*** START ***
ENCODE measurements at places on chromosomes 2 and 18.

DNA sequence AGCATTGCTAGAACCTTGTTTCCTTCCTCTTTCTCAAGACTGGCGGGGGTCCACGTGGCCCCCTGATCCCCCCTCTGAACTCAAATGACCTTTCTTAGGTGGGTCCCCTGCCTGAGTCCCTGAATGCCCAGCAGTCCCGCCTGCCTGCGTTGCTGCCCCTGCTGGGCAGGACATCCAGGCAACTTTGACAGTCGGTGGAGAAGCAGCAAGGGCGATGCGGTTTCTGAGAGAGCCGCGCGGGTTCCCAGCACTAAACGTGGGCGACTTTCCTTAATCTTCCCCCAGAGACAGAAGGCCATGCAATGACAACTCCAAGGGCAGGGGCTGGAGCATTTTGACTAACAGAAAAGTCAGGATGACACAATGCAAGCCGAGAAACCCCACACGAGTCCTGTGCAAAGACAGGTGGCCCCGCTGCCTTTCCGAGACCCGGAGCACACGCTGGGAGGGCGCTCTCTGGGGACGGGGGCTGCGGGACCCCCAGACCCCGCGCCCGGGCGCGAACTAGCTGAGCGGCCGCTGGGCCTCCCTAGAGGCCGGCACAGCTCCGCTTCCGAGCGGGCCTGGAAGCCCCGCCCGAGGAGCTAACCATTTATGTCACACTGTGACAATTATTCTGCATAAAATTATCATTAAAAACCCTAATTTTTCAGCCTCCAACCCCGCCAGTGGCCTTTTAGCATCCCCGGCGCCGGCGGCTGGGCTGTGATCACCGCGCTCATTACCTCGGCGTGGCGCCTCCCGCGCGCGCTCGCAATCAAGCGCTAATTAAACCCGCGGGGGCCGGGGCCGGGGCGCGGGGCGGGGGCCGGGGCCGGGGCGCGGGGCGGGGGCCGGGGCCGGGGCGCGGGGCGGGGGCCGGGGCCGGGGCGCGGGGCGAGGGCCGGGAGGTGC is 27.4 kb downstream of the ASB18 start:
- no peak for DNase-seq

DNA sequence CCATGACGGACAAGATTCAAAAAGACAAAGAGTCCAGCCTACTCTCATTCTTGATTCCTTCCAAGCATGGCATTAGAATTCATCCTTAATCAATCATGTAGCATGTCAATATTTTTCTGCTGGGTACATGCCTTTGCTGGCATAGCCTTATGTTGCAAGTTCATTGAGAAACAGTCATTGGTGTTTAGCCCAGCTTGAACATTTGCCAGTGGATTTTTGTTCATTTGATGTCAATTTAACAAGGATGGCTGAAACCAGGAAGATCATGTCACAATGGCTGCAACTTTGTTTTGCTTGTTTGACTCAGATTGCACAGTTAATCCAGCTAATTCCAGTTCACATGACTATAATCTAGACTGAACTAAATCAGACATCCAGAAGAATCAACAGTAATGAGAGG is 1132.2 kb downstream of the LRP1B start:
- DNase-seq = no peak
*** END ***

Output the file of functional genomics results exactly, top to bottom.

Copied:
ENCODE measurements at places on chromosomes 2 and 18.

DNA sequence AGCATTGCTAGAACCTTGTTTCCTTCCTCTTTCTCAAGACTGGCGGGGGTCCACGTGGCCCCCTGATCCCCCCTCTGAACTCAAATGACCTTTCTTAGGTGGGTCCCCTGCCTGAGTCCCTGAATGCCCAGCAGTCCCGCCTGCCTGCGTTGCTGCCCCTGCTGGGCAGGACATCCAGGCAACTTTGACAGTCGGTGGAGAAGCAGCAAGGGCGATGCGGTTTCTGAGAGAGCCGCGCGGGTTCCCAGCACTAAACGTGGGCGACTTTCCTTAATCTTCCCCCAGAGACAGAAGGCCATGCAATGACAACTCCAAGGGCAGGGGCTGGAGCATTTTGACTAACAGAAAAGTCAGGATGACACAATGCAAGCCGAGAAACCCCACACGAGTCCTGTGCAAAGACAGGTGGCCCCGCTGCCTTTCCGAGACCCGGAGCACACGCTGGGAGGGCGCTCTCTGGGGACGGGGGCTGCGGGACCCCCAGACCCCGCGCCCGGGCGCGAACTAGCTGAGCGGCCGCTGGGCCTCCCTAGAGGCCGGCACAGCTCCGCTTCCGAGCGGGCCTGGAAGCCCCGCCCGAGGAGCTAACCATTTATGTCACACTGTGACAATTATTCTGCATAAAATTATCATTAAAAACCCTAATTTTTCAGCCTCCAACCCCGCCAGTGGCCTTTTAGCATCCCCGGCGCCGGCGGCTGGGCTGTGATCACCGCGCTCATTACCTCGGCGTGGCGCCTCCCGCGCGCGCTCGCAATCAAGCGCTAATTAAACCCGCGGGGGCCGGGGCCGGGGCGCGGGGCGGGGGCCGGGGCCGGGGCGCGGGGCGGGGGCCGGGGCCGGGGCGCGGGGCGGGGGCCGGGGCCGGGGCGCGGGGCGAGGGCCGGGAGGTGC is 27.4 kb downstream of the ASB18 start:
- no peak for DNase-seq

DNA sequence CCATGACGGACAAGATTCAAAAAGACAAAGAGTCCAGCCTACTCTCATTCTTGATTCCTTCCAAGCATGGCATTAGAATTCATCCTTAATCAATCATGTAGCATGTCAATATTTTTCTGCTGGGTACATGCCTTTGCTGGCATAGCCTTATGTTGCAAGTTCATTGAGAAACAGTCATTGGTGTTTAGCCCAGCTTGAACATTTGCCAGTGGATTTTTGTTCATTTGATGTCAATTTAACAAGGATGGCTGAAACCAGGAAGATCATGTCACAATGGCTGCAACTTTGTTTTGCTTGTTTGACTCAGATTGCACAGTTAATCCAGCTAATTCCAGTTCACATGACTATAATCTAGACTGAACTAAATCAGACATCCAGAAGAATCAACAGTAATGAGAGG is 1132.2 kb downstream of the LRP1B start:
- DNase-seq = no peak